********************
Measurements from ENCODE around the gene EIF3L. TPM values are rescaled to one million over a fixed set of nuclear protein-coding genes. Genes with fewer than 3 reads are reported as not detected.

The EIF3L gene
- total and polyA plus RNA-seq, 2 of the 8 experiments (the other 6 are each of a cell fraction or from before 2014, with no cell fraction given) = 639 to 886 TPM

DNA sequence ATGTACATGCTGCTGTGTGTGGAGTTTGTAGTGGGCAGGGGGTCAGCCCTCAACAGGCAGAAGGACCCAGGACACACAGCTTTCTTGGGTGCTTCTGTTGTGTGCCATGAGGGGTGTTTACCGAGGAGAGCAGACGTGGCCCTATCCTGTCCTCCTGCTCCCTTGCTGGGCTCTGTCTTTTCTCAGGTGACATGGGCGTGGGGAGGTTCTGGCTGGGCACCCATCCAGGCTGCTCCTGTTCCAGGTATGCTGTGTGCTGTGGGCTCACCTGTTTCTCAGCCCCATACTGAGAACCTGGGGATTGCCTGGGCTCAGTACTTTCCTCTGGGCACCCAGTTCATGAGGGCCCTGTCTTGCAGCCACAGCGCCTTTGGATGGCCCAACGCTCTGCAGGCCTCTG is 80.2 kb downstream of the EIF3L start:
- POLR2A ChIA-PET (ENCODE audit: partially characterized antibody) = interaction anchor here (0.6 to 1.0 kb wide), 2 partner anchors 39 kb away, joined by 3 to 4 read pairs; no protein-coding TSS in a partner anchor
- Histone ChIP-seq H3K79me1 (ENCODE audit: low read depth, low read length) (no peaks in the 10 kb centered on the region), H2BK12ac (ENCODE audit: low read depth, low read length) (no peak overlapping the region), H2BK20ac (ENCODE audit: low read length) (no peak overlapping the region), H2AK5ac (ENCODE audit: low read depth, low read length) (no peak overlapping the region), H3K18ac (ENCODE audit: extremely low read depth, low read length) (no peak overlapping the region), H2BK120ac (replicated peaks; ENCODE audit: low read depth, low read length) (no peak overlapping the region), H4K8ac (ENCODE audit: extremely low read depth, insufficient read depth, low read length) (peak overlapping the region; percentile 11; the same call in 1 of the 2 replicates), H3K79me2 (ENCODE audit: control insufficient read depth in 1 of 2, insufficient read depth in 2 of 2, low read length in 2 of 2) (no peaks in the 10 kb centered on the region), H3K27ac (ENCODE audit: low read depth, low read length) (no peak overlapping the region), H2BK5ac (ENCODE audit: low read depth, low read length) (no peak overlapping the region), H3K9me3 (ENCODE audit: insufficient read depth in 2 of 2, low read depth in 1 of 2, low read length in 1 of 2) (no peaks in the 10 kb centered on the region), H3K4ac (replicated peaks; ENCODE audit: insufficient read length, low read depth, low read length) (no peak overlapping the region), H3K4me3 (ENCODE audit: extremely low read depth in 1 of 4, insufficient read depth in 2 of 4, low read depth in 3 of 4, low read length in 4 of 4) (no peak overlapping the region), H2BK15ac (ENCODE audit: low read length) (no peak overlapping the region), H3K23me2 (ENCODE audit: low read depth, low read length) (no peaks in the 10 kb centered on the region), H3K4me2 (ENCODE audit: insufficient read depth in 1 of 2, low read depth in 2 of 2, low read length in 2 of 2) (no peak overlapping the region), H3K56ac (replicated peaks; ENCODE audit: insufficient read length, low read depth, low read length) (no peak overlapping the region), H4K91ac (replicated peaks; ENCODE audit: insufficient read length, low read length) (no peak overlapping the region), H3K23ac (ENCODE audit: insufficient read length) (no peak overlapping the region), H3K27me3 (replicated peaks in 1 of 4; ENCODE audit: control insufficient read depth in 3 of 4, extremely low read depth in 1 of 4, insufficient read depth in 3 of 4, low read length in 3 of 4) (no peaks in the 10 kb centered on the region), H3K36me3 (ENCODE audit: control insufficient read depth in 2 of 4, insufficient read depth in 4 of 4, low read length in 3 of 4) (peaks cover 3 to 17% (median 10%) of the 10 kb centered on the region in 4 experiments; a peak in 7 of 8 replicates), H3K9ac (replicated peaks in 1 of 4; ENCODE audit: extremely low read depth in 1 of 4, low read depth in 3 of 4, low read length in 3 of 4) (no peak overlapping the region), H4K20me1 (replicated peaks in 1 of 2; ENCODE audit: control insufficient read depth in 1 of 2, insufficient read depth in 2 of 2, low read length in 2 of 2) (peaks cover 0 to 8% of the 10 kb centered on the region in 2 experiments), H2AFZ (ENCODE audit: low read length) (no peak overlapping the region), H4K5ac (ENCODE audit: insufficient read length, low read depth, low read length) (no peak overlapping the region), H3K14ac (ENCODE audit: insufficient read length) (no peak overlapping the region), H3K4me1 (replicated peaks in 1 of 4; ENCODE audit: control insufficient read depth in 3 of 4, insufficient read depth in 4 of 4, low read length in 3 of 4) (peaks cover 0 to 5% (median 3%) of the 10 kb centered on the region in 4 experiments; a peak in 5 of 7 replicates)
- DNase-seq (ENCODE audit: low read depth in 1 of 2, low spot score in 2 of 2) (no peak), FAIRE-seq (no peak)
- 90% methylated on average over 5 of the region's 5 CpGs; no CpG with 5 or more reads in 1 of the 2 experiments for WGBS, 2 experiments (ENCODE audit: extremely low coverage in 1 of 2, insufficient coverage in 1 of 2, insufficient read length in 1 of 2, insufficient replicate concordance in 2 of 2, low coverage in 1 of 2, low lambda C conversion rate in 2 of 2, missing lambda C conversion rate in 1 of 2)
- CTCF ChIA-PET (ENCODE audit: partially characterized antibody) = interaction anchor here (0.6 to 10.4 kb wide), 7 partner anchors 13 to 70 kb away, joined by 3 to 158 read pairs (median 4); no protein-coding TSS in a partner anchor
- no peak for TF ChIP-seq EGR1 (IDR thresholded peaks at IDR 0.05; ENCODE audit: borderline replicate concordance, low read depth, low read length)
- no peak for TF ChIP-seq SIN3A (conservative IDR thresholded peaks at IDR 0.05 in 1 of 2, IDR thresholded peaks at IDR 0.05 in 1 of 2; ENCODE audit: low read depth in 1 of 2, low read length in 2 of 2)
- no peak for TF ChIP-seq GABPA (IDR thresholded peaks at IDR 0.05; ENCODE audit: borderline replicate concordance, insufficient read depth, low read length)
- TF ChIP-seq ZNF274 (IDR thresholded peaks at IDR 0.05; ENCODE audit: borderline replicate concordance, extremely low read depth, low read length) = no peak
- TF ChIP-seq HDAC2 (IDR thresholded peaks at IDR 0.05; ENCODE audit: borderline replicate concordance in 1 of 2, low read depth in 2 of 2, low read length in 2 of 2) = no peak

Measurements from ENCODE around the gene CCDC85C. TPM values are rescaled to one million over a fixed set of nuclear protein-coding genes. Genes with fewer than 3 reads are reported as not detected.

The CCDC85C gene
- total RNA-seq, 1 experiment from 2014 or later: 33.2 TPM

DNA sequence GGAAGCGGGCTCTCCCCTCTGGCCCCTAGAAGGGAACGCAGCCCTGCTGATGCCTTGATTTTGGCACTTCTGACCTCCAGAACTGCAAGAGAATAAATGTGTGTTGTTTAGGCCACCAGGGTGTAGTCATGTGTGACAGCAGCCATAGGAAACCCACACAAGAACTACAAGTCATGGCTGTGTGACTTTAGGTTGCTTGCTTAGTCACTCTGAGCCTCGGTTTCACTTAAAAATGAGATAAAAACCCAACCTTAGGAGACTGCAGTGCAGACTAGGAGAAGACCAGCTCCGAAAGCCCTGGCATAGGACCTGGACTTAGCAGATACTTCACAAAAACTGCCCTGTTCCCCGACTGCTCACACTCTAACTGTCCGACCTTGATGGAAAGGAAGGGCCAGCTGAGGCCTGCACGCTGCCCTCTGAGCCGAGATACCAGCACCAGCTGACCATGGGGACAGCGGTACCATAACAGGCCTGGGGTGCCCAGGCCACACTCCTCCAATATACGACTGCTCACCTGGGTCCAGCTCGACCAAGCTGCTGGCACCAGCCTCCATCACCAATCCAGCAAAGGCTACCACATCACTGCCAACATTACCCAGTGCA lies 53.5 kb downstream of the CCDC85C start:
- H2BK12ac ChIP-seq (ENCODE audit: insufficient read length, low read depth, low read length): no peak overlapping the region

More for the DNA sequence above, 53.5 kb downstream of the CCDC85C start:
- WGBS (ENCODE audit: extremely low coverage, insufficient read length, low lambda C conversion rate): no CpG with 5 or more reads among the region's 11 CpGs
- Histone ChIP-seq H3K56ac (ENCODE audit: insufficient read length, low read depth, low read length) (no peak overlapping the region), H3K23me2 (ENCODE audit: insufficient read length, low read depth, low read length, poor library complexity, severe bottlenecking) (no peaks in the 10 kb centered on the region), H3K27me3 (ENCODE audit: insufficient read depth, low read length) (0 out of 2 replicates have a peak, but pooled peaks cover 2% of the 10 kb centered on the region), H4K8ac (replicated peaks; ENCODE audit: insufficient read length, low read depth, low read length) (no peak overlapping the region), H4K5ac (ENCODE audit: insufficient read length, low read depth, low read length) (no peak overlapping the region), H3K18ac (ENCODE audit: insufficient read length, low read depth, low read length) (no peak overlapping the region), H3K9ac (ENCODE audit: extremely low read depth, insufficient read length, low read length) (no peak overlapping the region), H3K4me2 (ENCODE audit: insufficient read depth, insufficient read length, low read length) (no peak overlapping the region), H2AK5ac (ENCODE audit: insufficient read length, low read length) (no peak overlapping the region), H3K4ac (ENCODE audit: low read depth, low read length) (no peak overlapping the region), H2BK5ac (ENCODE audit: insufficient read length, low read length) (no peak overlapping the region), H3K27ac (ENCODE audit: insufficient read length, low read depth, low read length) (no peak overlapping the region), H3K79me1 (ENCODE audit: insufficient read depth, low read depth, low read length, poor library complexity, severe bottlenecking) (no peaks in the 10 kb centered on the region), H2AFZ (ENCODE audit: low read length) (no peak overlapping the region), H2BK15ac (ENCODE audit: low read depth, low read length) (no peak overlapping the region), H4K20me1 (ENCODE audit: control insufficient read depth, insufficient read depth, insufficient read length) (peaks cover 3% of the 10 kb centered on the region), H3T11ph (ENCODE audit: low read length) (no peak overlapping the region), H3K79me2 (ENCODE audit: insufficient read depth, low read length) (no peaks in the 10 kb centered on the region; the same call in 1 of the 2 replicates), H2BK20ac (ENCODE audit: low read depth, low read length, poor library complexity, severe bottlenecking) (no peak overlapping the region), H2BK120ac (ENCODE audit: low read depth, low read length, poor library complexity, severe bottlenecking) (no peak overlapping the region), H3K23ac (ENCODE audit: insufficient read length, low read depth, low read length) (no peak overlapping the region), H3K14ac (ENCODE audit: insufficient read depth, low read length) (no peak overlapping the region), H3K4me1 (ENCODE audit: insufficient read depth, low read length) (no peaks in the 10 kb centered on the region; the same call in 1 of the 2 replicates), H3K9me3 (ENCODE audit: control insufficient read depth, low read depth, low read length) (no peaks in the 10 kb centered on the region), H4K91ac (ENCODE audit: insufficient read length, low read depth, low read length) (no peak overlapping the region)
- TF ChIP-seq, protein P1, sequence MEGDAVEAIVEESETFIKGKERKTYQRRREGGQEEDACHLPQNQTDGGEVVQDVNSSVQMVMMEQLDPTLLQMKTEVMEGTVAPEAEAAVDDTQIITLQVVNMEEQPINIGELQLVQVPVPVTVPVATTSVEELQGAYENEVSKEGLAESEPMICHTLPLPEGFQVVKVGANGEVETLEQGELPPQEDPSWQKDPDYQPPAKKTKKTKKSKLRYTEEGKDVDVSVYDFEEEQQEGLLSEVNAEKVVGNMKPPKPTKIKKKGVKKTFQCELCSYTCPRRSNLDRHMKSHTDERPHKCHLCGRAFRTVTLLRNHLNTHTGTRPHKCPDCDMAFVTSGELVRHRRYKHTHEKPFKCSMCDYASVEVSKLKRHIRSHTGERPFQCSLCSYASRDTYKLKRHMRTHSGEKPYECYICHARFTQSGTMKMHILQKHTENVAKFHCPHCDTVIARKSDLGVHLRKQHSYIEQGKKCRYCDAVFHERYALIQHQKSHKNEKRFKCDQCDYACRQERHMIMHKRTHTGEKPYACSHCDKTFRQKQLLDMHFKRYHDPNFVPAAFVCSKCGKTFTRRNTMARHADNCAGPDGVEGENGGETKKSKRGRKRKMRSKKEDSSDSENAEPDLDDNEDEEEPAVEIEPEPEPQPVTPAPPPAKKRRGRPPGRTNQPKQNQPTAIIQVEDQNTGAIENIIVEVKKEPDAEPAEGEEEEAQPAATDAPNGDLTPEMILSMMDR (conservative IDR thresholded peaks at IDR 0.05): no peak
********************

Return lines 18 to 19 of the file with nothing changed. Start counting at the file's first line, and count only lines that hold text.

DNA sequence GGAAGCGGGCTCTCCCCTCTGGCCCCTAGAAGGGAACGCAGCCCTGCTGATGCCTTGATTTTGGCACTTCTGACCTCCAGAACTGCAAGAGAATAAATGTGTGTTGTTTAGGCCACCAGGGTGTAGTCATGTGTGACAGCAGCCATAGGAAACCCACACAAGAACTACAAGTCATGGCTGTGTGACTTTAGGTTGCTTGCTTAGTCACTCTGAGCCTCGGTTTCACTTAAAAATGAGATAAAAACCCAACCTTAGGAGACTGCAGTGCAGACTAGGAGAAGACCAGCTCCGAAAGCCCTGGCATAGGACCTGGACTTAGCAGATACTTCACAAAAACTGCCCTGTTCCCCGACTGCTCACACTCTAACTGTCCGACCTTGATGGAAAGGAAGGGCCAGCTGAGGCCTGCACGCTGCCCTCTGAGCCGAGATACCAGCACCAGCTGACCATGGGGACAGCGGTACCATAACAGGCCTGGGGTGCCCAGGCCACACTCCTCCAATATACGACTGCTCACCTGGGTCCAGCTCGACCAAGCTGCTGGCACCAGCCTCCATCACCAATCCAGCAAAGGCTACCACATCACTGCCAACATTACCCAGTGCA lies 53.5 kb downstream of the CCDC85C start:
- H2BK12ac ChIP-seq (ENCODE audit: insufficient read length, low read depth, low read length): no peak overlapping the region